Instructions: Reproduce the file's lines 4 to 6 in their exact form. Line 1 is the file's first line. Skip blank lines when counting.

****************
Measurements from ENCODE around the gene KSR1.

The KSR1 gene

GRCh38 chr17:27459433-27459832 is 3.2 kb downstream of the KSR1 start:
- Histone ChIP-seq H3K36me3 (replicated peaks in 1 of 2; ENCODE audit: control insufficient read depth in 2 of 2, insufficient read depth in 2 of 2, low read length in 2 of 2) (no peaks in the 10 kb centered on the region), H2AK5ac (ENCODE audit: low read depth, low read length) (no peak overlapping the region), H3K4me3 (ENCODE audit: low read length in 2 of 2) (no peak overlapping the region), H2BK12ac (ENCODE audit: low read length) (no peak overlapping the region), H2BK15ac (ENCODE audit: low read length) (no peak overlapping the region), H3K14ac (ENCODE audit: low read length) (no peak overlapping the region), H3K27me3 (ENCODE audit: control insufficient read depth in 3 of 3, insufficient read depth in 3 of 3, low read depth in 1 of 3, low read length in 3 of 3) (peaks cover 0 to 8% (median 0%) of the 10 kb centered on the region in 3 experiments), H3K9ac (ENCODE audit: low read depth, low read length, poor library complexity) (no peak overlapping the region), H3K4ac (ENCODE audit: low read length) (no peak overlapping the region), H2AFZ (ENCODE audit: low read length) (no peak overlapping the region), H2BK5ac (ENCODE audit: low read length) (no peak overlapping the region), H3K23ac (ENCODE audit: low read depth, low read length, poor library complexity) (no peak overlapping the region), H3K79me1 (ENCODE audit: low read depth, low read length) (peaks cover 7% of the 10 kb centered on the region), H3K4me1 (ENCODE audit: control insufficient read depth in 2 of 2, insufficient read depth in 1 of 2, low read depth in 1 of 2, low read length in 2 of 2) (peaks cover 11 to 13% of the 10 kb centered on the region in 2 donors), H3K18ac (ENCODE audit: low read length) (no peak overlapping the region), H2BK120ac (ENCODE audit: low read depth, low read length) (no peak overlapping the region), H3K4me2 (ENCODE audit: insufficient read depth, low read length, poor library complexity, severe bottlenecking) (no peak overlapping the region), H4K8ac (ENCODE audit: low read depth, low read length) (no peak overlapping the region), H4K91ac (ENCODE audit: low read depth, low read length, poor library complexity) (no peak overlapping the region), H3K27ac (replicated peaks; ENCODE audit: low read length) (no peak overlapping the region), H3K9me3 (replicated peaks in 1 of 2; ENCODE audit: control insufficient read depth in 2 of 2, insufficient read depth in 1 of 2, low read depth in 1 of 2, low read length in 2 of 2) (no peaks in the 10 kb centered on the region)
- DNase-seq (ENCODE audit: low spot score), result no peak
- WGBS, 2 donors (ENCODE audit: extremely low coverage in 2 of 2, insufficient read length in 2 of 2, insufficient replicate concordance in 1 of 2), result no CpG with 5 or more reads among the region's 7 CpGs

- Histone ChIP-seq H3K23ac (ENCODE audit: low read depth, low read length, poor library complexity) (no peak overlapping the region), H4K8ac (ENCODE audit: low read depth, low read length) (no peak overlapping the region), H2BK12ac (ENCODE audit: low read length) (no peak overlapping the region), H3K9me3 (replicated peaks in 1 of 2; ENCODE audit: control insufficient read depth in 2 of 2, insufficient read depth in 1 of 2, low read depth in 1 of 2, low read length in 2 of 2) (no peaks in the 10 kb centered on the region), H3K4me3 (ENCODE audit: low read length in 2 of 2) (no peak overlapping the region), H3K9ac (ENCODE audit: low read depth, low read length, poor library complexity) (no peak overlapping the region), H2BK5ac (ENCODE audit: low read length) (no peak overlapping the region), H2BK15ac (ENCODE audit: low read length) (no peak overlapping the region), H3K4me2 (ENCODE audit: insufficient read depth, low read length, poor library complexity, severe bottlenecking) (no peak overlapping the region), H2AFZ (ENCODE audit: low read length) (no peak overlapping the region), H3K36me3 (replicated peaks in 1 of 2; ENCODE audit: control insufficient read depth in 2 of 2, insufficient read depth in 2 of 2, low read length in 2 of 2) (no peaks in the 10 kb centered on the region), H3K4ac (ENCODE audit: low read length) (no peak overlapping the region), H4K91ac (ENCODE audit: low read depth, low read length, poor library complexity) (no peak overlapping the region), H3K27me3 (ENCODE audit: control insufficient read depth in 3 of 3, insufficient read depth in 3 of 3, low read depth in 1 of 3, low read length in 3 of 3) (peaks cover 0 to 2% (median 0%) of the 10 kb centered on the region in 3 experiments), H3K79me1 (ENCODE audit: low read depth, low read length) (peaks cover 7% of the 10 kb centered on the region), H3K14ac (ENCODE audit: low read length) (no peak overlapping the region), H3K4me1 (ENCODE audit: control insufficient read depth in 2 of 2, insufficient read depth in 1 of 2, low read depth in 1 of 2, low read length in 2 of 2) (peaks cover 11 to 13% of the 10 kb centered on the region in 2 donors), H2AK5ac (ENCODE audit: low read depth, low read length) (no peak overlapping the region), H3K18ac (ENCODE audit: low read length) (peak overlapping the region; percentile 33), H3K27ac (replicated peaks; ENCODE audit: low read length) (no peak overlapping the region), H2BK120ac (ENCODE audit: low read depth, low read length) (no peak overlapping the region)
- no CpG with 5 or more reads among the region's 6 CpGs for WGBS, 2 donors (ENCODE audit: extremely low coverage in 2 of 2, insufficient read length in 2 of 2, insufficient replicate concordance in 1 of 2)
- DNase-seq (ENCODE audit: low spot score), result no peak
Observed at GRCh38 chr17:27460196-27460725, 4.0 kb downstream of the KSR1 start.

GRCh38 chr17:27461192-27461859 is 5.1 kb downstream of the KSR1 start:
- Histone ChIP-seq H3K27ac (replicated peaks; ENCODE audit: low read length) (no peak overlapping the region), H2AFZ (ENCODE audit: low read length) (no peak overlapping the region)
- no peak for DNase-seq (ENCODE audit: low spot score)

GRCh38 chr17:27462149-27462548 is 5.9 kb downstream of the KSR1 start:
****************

- Histone ChIP-seq H3K36me3 (replicated peaks in 1 of 2; ENCODE audit: control insufficient read depth in 2 of 2, insufficient read depth in 2 of 2, low read length in 2 of 2) (no peaks in the 10 kb centered on the region), H2AK5ac (ENCODE audit: low read depth, low read length) (no peak overlapping the region), H3K4me3 (ENCODE audit: low read length in 2 of 2) (no peak overlapping the region), H2BK12ac (ENCODE audit: low read length) (no peak overlapping the region), H2BK15ac (ENCODE audit: low read length) (no peak overlapping the region), H3K14ac (ENCODE audit: low read length) (no peak overlapping the region), H3K27me3 (ENCODE audit: control insufficient read depth in 3 of 3, insufficient read depth in 3 of 3, low read depth in 1 of 3, low read length in 3 of 3) (peaks cover 0 to 8% (median 0%) of the 10 kb centered on the region in 3 experiments), H3K9ac (ENCODE audit: low read depth, low read length, poor library complexity) (no peak overlapping the region), H3K4ac (ENCODE audit: low read length) (no peak overlapping the region), H2AFZ (ENCODE audit: low read length) (no peak overlapping the region), H2BK5ac (ENCODE audit: low read length) (no peak overlapping the region), H3K23ac (ENCODE audit: low read depth, low read length, poor library complexity) (no peak overlapping the region), H3K79me1 (ENCODE audit: low read depth, low read length) (peaks cover 7% of the 10 kb centered on the region), H3K4me1 (ENCODE audit: control insufficient read depth in 2 of 2, insufficient read depth in 1 of 2, low read depth in 1 of 2, low read length in 2 of 2) (peaks cover 11 to 13% of the 10 kb centered on the region in 2 donors), H3K18ac (ENCODE audit: low read length) (no peak overlapping the region), H2BK120ac (ENCODE audit: low read depth, low read length) (no peak overlapping the region), H3K4me2 (ENCODE audit: insufficient read depth, low read length, poor library complexity, severe bottlenecking) (no peak overlapping the region), H4K8ac (ENCODE audit: low read depth, low read length) (no peak overlapping the region), H4K91ac (ENCODE audit: low read depth, low read length, poor library complexity) (no peak overlapping the region), H3K27ac (replicated peaks; ENCODE audit: low read length) (no peak overlapping the region), H3K9me3 (replicated peaks in 1 of 2; ENCODE audit: control insufficient read depth in 2 of 2, insufficient read depth in 1 of 2, low read depth in 1 of 2, low read length in 2 of 2) (no peaks in the 10 kb centered on the region)
- DNase-seq (ENCODE audit: low spot score), result no peak
- WGBS, 2 donors (ENCODE audit: extremely low coverage in 2 of 2, insufficient read length in 2 of 2, insufficient replicate concordance in 1 of 2), result no CpG with 5 or more reads among the region's 7 CpGs